Waiflos (singular: waiflo), also known as Woolly Wailers, are a primary source of fur, milk, and meat for the humans and furrs who own them. They resemble a cross between a cow and an ox, but with three-toed hooves more closely resembling the dreyrulian deer's. They are heavy-set with thick, ox-like horns. They have long, thick fur that come in varying shades of brown and black, though rusty reds and oranges are possible, along with the occasional albino. Most come in solid colors, but spotted patterns are fairly common among domesticated waiflos. There are two types of waiflos; wild and domesticated. Wild waiflos tend to be more cautious and bad-tempered than their domesticated brethren, and they are also usually leaner. In the wild, waiflos can only survive in the northern regions of dreyrull due to their warm, woolly coats. Domesticated waiflos can survive in most climates if they are sheared regularly and properly cared for. Both domesticated and wild waiflos are social animals, and tend to stay in herds, both for company and for safety. Waiflos earned their nickname of woolly wailers because of their vocalizations. When communicating up close with members of their own herd, they make sounds similar to Earth's cows, but for longer distance, they raise their voices into an eerie, human-like wail.


Waiflos are herbivores. In the wild, they eat mostly grasses, but when food is running low they may be reduced to eating leaves and even tree bark. Domesticated waiflos may eat a wide variety of foods-- anything that their owners give them access to, from grass to fruits and vegetables to their neighbor's flowers.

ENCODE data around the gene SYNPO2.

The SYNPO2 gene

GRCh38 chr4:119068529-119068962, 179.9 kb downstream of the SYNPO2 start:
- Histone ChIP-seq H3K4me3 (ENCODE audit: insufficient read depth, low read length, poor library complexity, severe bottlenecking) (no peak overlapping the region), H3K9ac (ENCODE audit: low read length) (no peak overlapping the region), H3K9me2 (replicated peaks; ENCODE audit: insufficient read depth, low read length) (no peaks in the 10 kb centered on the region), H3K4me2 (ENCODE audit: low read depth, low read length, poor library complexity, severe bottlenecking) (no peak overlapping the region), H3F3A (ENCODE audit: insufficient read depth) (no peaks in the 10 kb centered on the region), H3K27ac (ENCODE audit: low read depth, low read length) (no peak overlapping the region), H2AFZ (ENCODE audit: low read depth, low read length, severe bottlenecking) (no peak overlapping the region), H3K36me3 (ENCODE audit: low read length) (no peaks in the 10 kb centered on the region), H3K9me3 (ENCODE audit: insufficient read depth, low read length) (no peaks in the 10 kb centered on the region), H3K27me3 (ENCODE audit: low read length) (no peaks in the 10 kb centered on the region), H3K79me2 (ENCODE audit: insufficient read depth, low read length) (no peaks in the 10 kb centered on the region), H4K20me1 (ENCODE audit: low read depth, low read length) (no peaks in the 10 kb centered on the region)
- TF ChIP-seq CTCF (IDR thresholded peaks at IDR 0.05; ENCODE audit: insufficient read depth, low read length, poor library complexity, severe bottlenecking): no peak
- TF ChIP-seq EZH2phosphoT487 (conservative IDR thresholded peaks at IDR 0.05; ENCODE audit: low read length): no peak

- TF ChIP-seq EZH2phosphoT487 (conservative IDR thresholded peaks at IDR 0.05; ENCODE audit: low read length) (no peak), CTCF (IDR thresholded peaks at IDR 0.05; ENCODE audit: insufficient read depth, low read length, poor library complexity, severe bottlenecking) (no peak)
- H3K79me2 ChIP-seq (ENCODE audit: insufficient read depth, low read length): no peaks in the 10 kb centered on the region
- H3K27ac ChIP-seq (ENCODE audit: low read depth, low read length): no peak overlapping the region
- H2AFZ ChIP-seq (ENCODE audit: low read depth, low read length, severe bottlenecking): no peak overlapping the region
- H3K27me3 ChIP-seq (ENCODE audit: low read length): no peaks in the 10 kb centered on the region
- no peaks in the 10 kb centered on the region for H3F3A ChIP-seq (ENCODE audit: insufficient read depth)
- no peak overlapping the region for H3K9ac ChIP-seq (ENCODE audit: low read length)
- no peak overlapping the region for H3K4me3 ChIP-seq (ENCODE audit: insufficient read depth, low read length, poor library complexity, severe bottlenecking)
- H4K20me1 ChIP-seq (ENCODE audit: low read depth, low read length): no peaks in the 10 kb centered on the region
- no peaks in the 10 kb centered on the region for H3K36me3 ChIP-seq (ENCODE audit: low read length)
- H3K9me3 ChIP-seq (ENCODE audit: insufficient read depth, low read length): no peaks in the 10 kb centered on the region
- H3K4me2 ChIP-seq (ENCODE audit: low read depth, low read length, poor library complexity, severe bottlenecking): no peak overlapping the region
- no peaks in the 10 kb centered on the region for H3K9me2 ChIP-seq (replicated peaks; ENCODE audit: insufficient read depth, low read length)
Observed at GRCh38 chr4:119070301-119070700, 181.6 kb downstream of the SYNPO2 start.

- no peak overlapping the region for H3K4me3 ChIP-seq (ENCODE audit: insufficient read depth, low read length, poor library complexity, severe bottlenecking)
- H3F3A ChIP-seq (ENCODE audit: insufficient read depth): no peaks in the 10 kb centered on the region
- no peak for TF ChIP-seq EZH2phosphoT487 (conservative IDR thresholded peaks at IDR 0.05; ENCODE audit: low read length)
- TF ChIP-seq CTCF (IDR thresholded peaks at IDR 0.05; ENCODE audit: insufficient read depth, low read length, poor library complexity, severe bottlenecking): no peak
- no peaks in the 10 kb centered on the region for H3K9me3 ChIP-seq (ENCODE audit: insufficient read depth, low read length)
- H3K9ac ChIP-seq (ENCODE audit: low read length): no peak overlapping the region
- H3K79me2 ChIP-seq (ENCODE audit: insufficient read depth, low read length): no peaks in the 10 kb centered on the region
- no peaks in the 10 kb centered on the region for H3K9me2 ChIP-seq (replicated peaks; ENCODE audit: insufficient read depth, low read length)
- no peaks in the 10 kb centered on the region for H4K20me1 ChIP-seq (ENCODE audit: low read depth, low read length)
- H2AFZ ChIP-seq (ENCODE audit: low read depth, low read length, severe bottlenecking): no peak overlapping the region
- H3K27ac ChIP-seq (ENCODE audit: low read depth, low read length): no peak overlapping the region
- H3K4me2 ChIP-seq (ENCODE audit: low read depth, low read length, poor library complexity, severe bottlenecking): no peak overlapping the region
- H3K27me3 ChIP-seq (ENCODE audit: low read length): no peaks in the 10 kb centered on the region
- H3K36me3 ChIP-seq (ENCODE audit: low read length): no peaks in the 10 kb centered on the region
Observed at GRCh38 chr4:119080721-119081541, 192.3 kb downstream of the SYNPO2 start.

In the wild, Waiflos may be found in Northern Jiskadar and Southern Siyari. They prefer open plains and grasslands where a large herd may graze freely. Herds tend to range in number from five to twenty members. Wild waiflos are prey to many of the larger predators in the north. They may defend themselves by striking with their heavy hooves or horned heads, but most only fight when cornered and would rather run away. The elderly, sick, or very young waiflos are the ones that are most often caught and devoured. Domesticated waiflos can be found almost anywhere, however, and are often kept on farms and ranches. In the north, their wool is allowed to grow thick and long, while in the south, it is sheared often and made into blankets, clothing, and other materials. Waiflos may be milked, or butchered for their meat or horns. Though they are not very fast, they are strong and may be used to pull carts as well.

Lore & CultureEdit

There are many stories of people confusing a waiflo's cries with a human's or furr's, and vice versa, but most often the humble waiflo is taken for granted and left out of stories.